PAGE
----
Going the Distance

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Hearing the family van park in the driveway, I typed out the last words of my text message. I pressed SEND, and stuffed the phone into my pocket. My wife, Misty, opened the front door, glanced in my direction, then diverted her eyes elsewhere.

“Hey,” she said, disinterested.

“’Sup,” I replied casually.

“So…can we talk? I have something on my mind.”

“Sure, what’s—” My phone buzzed. A return text had come in.

“No, not right now. Besides, someone needs you, obviously.” She pointed toward my buzzing pocket. “Maybe we can go out tomorrow, for a drink.”

As she walked away, I reached for the phone.

‘She’s a liar, and you need to leave her,’ read the message from a female colleague. Recently, I had taken to confiding in her regarding my marriage. ‘You can do so much better, Ennis. You deserve someone who can take care of you.’

The next day, Misty and I drove to the riverfront. We walked along the boardwalk making small talk for awhile.

“All right, we’re here, Smith.” I turned toward her. “What’s on your mind?”

“Our marriage,” she said solemnly. “I think…maybe…we should try separating for awhile.”

And there it was. We were now talking about the pink elephant in the living room.

“It’s really not… you. I just think I need time to myself to discover who I am, and where I need to be.” She stared out over the gray rippling waters of late fall.

I didn’t put up a fight. I agreed to the separation. In truth, I was tired of the nagging feeling that my wife might have embraced a life of infidelity. I had also begun to believe in the soothing words of my newfound confidant, who continuously shared her own marital problems with me. Our stories were similar, and I had come to view her as a shoulder to lean on.

            Two days later, my fears were proven correct. The phone bill arrived. I scrutinized Misty’s cellphone portion and discovered dozens of calls made to a specific number over the past month. I dialed that number, and my heart sank when a familiar voice from her past answered the call. It was him. The man I’d had to deal with almost ten years past. Once again, it seemed he’d returned to her life. I couldn’t speak; could only end the call with a trembling hand. Hurt immediately turned to rage. I called her, demanding an explanation, and insisting on a divorce.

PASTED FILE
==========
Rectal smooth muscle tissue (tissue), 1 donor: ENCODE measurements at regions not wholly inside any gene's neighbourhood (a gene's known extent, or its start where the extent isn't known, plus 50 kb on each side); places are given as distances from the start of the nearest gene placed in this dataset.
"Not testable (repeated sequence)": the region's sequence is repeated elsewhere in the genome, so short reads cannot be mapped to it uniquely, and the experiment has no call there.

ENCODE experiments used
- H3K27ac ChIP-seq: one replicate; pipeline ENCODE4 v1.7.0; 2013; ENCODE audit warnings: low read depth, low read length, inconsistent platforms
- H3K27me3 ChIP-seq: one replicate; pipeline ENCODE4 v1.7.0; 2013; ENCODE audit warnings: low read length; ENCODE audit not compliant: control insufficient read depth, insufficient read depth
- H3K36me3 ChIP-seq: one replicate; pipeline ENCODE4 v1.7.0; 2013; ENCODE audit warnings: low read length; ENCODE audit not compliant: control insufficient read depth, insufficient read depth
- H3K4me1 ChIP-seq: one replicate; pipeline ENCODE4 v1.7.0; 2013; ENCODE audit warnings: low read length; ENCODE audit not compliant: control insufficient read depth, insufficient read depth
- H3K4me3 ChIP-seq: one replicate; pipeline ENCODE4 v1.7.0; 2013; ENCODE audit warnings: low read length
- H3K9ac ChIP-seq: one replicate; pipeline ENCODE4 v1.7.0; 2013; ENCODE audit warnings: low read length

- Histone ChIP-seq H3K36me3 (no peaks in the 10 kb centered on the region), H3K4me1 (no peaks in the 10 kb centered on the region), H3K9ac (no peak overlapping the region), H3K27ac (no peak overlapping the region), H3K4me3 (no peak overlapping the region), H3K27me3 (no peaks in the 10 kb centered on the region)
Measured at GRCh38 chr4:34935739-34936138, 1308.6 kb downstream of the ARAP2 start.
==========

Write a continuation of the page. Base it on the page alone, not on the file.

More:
“I want you out of my house!” I yelled. “If you want to be with this idiot so badly, you can leave tonight. I’ll let the kids know you won’t be coming home.”

“You can’t take my kids a—” she started.

I abruptly ended the call. Spitefully, I gathered up our five children and announced our divorce. The three oldest were rocked to the core, understanding fully what that meant for the family. The youngest two didn’t understand. Having to explain divorce to my three- and six-year-old children only intensified my rage toward Misty.

She never left the house, and for a week, we tip-toed around one another. I spent most of my time drinking myself into a stupor to cope, while she openly continued her separate life. One weekend, we sat in our bedroom and talked candidly about our failing marriage.

“I can’t understand why you just can’t be honest with me,” I said.

“You want the truth? I don’t know why I don’t love you anymore,” she said. “I don’t even know why I see other men. That’s right; other men. It’s not just one. I think I love him, but I’m also seeing his best friend unbeknown to him. I can’t stop it.”